Wendell Carter was the centerpiece of the Orlando Magic’s blockbuster trade with the Chicago Bulls involving all-star center Nikola Vucevic. And now it is obvious why.
Wendell Carter showed glimpses of being efficient and a long-term keeper with the Bulls. He was never properly utilized.
He was mainly asked to do tasks strictly relegated to centers. Such as dribble hand-offs, pick and rolls, rim runs or passing out of traffic to an open player. He was not used enough outside of the paint and almost discouraged from trying outside shots.
That is why he was generally regarded as a young and coming player and somewhat of a hidden gem but unlikely to reach his full potential with the Bulls.
Still, at only 22 years old, he is nice compensation for Vucevic and worth taking a flyer on.
Wendell Carter was a player who needed a change of scenery and took advantage of his time with the Orlando Magic to reclaim his potential.
In fact, he was alluded to as a player that would benefit the most from a change of scenery by ESPN NBA reporter Mike Schmitz. Schmitz mentions some things that have been on full display so far as a member of the Magic during the last month.
Carter showed all of that potential again with the Magic. He averaged 11.7 points, 8.8 rebounds and 0.8 blocks per game while shooting 49.3-percent from the floor in 22 games for the Magic. The only thing that seemed to slow him down was a sprained ankle and then an eye abrasion late in the season.
There was a lot of positives to take from Carter’s game.
These positive attributes include the fact he can defend effectively far away from the hoop, is an adroit rim protector and can rebound. While on the offensive end, he is able to serve as a useful dive man, an exceptional passer out of the short roll or step out and hit jumpers. He can even be capable of stymying someone switched on to him in the low post.
This explains why Carter was considered a high upside guy coming out of Duke and a former lottery pick, who still produced.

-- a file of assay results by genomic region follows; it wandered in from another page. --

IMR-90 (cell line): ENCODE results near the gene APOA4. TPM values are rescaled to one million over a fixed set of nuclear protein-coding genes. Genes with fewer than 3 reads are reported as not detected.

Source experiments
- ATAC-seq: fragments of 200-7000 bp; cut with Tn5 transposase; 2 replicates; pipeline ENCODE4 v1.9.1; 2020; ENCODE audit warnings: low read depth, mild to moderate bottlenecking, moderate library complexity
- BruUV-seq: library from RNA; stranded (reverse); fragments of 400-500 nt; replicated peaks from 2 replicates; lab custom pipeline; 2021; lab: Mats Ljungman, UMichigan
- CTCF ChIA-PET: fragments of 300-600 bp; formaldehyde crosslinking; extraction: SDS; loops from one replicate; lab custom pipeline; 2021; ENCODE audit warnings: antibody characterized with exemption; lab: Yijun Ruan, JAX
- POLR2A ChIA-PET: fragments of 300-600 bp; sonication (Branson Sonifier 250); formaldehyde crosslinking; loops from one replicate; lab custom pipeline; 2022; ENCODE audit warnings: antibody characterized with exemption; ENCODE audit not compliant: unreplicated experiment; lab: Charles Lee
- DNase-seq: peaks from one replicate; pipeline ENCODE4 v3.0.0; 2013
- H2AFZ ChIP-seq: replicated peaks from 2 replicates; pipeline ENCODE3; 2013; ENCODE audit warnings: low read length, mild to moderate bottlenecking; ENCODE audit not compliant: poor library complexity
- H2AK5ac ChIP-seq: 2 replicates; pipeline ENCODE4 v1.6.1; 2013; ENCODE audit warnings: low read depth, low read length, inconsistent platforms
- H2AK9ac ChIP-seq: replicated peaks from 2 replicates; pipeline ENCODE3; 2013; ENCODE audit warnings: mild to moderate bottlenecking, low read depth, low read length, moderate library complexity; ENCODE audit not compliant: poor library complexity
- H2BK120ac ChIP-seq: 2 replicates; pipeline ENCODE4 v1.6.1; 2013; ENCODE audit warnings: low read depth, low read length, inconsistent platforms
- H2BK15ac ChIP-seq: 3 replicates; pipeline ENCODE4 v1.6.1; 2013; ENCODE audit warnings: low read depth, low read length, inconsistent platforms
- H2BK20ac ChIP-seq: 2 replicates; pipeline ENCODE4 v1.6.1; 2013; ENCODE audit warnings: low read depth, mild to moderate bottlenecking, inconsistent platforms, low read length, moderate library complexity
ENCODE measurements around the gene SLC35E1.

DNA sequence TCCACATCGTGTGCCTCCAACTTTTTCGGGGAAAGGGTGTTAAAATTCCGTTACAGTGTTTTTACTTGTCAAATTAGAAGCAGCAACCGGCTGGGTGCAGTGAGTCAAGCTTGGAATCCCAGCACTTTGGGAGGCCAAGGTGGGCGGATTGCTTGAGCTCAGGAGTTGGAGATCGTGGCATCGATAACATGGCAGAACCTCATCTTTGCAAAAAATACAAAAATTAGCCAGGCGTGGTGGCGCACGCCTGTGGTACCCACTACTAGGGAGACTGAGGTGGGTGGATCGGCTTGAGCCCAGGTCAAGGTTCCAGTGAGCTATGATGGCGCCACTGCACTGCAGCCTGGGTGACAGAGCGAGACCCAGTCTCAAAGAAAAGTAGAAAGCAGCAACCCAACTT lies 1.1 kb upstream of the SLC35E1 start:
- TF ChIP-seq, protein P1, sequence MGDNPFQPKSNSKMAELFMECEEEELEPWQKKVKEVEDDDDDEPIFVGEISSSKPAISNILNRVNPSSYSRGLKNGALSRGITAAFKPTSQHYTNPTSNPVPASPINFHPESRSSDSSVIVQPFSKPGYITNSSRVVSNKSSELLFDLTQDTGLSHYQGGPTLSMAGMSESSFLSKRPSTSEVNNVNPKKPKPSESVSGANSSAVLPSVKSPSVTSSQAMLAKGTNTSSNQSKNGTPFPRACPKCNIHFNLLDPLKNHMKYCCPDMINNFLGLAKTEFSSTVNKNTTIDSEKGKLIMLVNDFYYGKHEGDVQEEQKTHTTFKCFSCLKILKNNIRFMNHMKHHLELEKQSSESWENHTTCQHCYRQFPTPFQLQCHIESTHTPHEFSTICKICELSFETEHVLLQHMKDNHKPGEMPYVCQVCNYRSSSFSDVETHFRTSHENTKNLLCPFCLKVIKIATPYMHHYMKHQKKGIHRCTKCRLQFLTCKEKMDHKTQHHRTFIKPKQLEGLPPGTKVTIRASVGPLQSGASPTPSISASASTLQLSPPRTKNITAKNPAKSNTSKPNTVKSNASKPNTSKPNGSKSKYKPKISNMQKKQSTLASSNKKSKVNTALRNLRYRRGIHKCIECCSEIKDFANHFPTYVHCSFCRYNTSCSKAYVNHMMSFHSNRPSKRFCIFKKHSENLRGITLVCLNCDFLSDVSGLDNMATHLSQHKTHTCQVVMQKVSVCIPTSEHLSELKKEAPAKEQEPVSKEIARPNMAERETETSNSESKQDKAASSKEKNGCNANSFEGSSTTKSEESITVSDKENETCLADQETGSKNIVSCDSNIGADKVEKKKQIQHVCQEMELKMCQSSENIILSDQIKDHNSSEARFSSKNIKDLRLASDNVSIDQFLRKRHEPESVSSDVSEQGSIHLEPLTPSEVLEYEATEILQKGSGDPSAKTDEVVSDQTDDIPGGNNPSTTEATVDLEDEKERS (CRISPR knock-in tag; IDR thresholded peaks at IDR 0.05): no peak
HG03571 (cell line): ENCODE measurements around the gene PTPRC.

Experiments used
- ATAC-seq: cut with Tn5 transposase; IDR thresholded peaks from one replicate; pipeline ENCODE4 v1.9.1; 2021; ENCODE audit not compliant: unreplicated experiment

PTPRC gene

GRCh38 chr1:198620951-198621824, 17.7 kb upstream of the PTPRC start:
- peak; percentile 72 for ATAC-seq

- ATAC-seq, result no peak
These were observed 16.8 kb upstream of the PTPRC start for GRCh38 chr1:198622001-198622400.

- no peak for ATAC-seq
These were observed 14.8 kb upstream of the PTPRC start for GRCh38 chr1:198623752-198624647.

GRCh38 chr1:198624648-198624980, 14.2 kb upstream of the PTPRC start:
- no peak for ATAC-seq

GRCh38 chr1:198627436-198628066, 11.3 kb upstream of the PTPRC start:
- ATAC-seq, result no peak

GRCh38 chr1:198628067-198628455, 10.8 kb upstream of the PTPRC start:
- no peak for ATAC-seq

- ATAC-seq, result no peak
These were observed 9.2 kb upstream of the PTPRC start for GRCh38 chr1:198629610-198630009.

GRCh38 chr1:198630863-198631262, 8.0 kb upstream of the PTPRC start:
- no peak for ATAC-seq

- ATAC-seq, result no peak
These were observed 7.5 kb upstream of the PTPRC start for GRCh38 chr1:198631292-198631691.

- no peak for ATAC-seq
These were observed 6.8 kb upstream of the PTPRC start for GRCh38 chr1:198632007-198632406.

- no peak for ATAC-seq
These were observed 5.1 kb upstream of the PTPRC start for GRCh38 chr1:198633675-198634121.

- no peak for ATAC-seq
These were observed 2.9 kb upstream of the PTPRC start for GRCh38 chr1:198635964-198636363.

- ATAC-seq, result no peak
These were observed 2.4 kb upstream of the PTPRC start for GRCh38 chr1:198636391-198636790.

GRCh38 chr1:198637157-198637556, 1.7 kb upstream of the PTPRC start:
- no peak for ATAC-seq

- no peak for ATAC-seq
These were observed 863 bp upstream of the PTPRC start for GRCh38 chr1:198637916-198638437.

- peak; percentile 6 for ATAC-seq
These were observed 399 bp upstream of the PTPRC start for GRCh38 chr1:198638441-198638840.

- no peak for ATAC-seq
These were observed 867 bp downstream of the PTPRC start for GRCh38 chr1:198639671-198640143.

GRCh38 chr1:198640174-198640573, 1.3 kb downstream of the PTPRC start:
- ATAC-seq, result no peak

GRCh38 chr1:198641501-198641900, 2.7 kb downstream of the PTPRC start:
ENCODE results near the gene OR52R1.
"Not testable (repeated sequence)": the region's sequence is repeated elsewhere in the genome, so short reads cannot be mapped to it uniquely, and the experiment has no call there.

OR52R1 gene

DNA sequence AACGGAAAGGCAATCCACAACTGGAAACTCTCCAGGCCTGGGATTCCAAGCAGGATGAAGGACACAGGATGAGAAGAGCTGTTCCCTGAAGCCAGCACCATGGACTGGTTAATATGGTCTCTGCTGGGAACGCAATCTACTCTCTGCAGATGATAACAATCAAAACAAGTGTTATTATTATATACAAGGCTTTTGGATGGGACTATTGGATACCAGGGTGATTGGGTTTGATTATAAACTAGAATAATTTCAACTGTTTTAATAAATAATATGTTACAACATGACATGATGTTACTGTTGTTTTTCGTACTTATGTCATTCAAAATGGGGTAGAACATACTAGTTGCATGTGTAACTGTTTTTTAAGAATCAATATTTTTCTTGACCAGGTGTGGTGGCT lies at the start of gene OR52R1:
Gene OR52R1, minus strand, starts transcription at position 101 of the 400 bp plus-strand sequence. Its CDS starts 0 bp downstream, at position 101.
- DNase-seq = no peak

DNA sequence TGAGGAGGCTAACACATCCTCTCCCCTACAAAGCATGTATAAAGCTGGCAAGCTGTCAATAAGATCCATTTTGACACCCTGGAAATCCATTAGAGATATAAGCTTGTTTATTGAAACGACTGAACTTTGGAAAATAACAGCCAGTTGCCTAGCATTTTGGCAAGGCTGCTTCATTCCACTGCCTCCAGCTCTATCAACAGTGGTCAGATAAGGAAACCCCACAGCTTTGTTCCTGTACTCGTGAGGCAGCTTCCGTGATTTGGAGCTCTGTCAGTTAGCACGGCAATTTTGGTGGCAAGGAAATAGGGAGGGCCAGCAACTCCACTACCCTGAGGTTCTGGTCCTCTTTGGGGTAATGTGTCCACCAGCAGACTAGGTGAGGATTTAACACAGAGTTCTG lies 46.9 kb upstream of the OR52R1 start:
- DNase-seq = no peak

This illuminated by the fact he averaged 13.5 points, 9.1 boards and 2.0 blocks per game while shooting well better than 50-percent from the field and even 40-percent-plus from behind the arc in college. This was in spite of playing alongside first-team All-American Marvin Bagley in the frontcourt.
Still, he only showed glimpses of his potential until recently.
One could argue that one of his recent coming-out parties in pinstripes was against his former team. He finished with 19 points and 12 rebounds in a win last month on the road. He definitely is a center Steve Clifford believes in.
Who can blame him because he is a multi-skilled, physical center?
Even better, he seems to bring enough to the table that he can even play some power forward, which makes sense at his size.
He is not strictly a center or a power forward. In that sense, he can try to emulate the likes of Al Horford and Juwan Howard, both of whom he was compared to coming out of college who played both the 4 and the 5 in the NBA.
That definitely can come in handy because Orlando has a plethora of talented young big men like power forward Chuma Okeke and center Mohamed Bamba. If he can play alongside each of them without stymieing their development, that is even better.
His numbers are not significantly improved this year since he arrived in Orlando this season versus what he was putting up with the Bulls. But to be fair, he missed time with an ankle injury and then missed another week after getting poked in the eye.
Even before then, he saw his minutes being cut to some extent of the previous five matches. Carter showed what he needed to show as a defender and potential playmaker, even as the Magic tried to shoehorn him into the same sets and roles Vucevic played within their offense.
Carter will benefit from having a full offseason with his new team. Some confidence and stability will go a long way for him.
It is unlikely Orlando drafts or signs any notable big men because they believe in him.
Keep in mind that next season is a contract year before he hits restricted free agency. Carter still has a lot to prove and a full season with the Magic and under Steve Clifford will give him every chance to cement his spot.